The heiress sued Hallmark over a greeting card. But what's really at stake?
What’s the weather like in your neck of the woods today? Should the answer be something in the unseasonably warm range, you might want to choose your next few words carefully, because Paris Hilton is watching. The blond heiress, who made being inexplicably famous a thing well before anybody knew what a Kardashian was, is savoring the sweet taste of legal triumph today. She has settled her lawsuit against Hallmark over a greeting card that depicts her declaring, “It’s hot.” And they say the system doesn’t work.
Hallmark messed with the wrong coke-carrying reality star when the trademark phrase — no, seriously, Hilton has trademarked the phrase — was the subject of a 2007 greeting card that cast “The Simple Life” star as a waitress informing a diner of the temperature of his victuals. Hot! Get it? Why anybody who actually cared enough to send the very best would waste a stamp on this sad excuse for a card is an enigma. What occasion in life would call for a Paris Hilton as a food server greeting? The late 2000s were a very different time, but I don’t remember Hilton’s existence becoming a greeting giving opportunity.
Hilton upon learning of the existence of said abominable sentiment was not content to merely pout, shake her long golden extensions, and declare, “Buh?” Instead, she slapped Hallmark with a $500,000 lawsuit, claiming the company was “willful, malicious and oppressive” and “invaded [her] right to privacy.”
One could argue that if you let one major greeting card company use your likeness, the integrity of your whole public image is compromised. One could also argue such a thing doesn’t really seem to be a hazard for someone who serves as the spokesperson for canned wine. Nor does the use of Hilton’s face itself truly seem to be the issue: While she sued over the waitress card, she apparently took no umbrage over one that portrayed her behind bars savoring the “really, really, really, really simple life.”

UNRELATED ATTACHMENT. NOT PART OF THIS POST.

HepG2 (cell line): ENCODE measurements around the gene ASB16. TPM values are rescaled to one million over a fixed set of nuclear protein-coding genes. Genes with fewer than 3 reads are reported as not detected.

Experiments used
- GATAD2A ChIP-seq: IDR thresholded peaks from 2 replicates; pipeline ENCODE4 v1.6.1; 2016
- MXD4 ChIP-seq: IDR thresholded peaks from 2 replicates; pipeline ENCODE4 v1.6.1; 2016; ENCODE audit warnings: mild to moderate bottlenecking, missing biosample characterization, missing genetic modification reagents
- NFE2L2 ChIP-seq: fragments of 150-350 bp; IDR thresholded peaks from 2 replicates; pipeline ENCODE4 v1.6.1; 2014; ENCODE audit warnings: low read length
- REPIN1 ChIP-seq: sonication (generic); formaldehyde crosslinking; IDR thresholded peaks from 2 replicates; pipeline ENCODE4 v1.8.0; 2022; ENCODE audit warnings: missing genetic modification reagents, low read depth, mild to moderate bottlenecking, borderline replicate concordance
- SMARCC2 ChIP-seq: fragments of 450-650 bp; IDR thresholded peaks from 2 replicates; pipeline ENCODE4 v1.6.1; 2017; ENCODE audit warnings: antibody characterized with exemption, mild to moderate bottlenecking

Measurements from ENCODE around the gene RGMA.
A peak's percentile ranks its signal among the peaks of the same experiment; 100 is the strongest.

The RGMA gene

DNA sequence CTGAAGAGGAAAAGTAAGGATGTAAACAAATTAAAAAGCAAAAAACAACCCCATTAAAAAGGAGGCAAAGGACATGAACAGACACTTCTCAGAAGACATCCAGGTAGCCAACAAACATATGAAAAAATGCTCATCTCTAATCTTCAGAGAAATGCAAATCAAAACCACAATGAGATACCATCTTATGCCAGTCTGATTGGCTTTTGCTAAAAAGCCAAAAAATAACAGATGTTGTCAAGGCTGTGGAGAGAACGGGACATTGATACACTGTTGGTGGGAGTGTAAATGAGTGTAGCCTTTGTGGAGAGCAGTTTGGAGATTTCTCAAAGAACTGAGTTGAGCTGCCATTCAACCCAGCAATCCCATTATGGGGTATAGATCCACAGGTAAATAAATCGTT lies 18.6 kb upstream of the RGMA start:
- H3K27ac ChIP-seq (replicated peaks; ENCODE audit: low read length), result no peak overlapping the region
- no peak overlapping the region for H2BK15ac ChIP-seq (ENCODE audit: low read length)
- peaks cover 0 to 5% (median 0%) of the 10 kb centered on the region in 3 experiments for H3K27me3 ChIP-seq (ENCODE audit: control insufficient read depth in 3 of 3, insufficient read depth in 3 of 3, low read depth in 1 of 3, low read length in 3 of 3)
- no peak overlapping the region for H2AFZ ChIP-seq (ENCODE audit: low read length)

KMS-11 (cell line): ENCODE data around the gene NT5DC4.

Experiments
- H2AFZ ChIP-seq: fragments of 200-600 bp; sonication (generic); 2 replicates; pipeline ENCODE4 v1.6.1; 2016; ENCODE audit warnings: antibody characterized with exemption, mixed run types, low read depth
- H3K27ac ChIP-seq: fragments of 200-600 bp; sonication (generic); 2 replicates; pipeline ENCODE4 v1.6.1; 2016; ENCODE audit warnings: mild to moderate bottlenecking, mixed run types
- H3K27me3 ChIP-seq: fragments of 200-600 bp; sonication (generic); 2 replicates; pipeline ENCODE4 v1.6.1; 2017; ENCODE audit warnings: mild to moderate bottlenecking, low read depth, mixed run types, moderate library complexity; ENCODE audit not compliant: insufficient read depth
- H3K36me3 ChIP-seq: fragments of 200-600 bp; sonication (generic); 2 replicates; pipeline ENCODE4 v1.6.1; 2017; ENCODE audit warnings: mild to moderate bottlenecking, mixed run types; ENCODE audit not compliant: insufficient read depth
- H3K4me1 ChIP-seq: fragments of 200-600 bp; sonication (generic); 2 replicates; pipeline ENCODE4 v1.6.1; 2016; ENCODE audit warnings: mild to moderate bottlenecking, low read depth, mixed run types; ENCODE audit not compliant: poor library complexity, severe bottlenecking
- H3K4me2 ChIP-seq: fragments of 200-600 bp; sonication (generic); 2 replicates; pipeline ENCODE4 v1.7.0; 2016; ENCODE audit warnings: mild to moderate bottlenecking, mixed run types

Just because you’re one of the most intentionally overexposed individuals on the planet doesn’t mean you’re not entitled to privacy. And just because you’re Hallmark doesn’t mean you get to appropriate every self-aggrandizing T-shirt mogul who comes down the pike for your own purposes. And it’s fair to say that anyone of sound mind who found his or her image on a card as lame as that Hallmark greeting would no doubt want the perpetrators punished to the full extent of the law.
But, Paris, can’t you take a joke, however poorly executed it may be? Are you going to sue Opi for its “That’s Hot Pink” shade of nail polish? Should the City of Light be worried that it shares your name? Emeril Lagasse, outdoing you for trademarked brevity, may own “BAM!” but the Brooklyn Academy of Music has so far been spared his wrath. Even Michael Jackson, who was notoriously territorial about the whole “King of Pop” thing, didn’t get litigious every time somebody somewhere let out a “sha-mon!” And while Disney has a long history of going for the throats of anybody who crosses its heavily branded path, you, Miss, are not the mouse. So perhaps the next time some hapless greeting card writer deigns to make a dumb joke at your expense, you can ask yourself if that’s worth picking a fight over. Because the answer is — that’s not.
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